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Corruption Watch Breakdown of ‘Auditor General’s Report on Public Accounts’

Introduction 

The document we focusing on is the “Report of the Auditor-General on the Public  Accounts of Ghana: Ministries, Departments and other Agencies for the year  ended 31 December, 2020.” 

The Office of the Auditor-General, under the hand of Johnson Akuamoah Asiedu, Acting Auditor-General transmitted this report to the Speaker of Parliament on 11  June, 2021.  

The report states that when the Auditor-General and his team set out to Audit  accounts of MDAs to ascertain the state of their accounts at the close of the year  2020, they were guided by certain objectives.  

They set out to determine whether: 

⮚ Proper records and books of accounts were maintained 

⮚ The accounts were properly kept 

⮚ All public monies due were fully accounted for 

⮚ Rules and procedures applicable were sufficient to ensure an effective  check on the assessment, collection and proper allocation of the revenue  ⮚ Monies were expended for the purposes for which they were appropriated  and the expenditures made as authorized and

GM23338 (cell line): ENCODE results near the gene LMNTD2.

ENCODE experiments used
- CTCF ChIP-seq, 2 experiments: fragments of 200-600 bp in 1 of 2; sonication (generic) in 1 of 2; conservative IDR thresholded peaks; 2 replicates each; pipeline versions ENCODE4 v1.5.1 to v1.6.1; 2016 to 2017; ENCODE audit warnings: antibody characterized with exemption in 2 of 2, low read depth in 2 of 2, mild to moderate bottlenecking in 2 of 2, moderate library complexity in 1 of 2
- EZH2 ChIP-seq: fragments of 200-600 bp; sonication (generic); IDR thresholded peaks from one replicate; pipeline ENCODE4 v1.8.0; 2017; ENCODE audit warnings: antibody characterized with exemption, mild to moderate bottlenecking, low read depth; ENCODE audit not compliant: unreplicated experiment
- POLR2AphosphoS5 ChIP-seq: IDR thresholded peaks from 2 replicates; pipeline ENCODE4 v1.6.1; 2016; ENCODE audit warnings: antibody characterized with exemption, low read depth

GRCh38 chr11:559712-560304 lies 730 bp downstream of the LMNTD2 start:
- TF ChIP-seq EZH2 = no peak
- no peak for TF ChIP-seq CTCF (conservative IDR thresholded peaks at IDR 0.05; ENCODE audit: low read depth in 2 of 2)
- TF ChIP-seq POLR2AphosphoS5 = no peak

⮚ Programmes and activities were undertaken with due regard to economy,  efficiency and effectiveness in relation to the resources utilised and results  achieved 

At the end of the exercise, the Auditor-General reports that there were financial  irregularities amounting to TWO BILLION, FIFTY-THREE MILLION, ONE HUNDRED  AND SEVENTY-SIX THOUSAND FOUR HUNDRED AND FORTY-NINE GHANA CEDIS  AND EIGHTY-FIVE PESEWAS (GH¢2,053,176,449.85.). 

In other words, the Auditor-General’s report says that some MDAs in this country  have not efficiently utilized or accounted for almost 2.1 billion cedis of public  funds as at the end of December, 2020.